While Skeleton log cars were unique to the timber industry, many logging railroads used common flat cars for hauling the logs or equipment needed into the woods. The flat car was more versatile and could be had used from mainline railroads very reasonably.
Most of these cars were used with long stakes in the standard stake pockets to keep the timber aboard. A few had log bunks mounted on them.
While many loggers used steam “donkey engines” with winches and cables at a forest “load out” location. Other companies mounted light rail on the flat cars and used moving cranes running on these rails to load the cars. These could run the length of the empty cars and load the train one car at a time until they worked their way to the end. Other loggers stationed rail cranes at locations until the area was “logged out” and then moved them to the next site.
The flat car is a common car and instead of build one here, you can simply buy a well used American Flyer car inexpensively and put scribed balsa decking on it. Add some weathering and you’re set. If you want to build a car from scratch, allow me to direct you to my “Easy S Scratch Building Rolling Stock Guide” to be found elsewhere here on My Flyer Trains.
One of the cars that was especially unique and characteristic to industrial railroads was the “Outhouse” caboose. Basically this was a shack on a single four wheel truck in many cases, although some larger, purpose built four wheel cars were made which were known on regular railroads as a “Bobber” caboose.
The outhouse car was a tiny office for the foreman at the “load out,” carried train crew, or transported tools. Usually only larger operations had enough railroad to use a conductor on a train, but a place for brakemen to ride was needed if the locomotive cab was too crowded.
The tiny four wheeled car looked somewhat like the infamous “restroom” of the day, hence the nickname “Outhouse” for these cars (although I can’t find reference to them having a “facility” inside.) Today we might call them “Porta Potty” cabooses!
Our “Outhouse Caboose” starts with a single truck of any brand that you wish. Since the caboose was the last car in a train, only a single coupler is required. Since trucks and couplers usually come in pairs, you might make two of these tiny cars or save the extra for another project.
The “floor” will be a piece of scribed balsa sheet with 1/8” “boards.” We’ll use this same material for the sides and roof as well. The floor will be 1 ¾” long by 1 5/8” wide. Run the boards end to end for the car and they’ll be on the bottom.
Next, you can make a “bolster” from 2 pieces of 1/8×1/2” strip wood, each ½” long. Glue these one on top of the other. While the glue is setting on these, drill a 1/16” pilot hole in the center of the floor.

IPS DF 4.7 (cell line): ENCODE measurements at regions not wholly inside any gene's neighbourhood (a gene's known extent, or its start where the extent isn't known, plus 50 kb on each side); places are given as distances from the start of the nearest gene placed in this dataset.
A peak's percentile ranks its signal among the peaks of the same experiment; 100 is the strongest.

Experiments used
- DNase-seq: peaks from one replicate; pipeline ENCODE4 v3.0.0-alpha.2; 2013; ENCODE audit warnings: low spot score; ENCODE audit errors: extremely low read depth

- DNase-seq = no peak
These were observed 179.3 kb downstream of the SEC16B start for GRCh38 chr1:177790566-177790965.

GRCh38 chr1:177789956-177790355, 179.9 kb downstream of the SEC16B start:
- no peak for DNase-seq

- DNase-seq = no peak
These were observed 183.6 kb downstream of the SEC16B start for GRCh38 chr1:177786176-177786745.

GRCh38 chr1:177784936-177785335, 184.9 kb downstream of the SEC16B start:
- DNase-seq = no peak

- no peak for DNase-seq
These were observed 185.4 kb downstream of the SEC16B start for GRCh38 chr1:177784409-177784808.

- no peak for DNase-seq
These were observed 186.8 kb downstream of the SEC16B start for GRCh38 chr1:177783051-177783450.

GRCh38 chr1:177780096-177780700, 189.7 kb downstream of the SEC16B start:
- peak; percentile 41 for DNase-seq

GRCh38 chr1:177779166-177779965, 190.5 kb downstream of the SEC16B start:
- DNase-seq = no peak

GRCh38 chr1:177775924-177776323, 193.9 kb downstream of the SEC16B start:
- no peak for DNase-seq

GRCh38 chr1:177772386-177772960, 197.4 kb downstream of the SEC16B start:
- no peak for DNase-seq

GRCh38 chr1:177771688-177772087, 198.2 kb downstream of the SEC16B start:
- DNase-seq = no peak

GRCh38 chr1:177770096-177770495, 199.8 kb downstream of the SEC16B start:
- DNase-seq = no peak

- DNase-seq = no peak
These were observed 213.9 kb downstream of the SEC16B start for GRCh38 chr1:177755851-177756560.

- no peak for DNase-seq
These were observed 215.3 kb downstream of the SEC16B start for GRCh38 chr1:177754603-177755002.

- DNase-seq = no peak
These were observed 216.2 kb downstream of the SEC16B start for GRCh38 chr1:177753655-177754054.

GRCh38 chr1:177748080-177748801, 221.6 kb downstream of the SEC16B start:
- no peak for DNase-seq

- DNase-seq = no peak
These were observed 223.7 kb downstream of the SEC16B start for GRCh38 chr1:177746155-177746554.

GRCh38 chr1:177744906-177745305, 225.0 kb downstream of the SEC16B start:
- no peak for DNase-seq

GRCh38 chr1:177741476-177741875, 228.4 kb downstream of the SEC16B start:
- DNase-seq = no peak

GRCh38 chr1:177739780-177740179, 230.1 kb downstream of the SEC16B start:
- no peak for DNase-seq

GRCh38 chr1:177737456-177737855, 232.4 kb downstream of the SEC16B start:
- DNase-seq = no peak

Once the glue of the bolster pieces are set, glue them to the center of the bottom of the car. Since the bolster on this car does not have to allow for swing, the bolster will mount the truck and coupler solidly with a small screw. With the glue set between bolster and floor, drill a 1/16” pilot hole through the bolster, using the hole in the floor as a guide.
Wall braces must be made for the upper side of the floor. These will be made of 1/8×1/8” strip wood, 2 are 1 ¾” long, and 2 will be 1 3/8” long. The longer ones go atop the edges of the floor the length of the car, and the shorter ones between them at the end edges.
Now we’ll do some careful cutting on the 1/8” scribed sheet balsa to make walls with a door and windows. Balsa cuts easily with a sharp hobby knife, so all you have to do is mark the area carefully and cut slowly with several even strokes of the knife.
The side walls of the Outhouse caboose will be the same sheet balsa used for the floor and the boards will run vertical. These walls will be 1 ¾” high by
1 ¾” wide. On one side wall, carefully cut out the door opening which will be
1 1/8” vertically by 7/16” wide and the bottom of the door opening will be 1/8” up from the bottom of the side wall. Save the piece removed as it will be the door. Use a slice of small dowel or a sliver of balsa for a “door handle.”
The end walls will start as a piece of balsa sheet cut 1 7/8” high (remember the boards go vertical) and 1 ¾” wide. This extra width will allow for the end walls to overlap the side walls.
Once you have these pieces cut out, mark the center of what will be the top of each end wall. Then measure 1/8” down each side of the end walls and mark that. Draw a line from the side marks to the center mark to show what needs to be cut away to create the shallow roof pitch on both end walls.
Now mark and cut the windows. The windows will be 1/2×1/2” square. Each will be centered on the wall with the bottom of the window 1” from the bottom of the wall.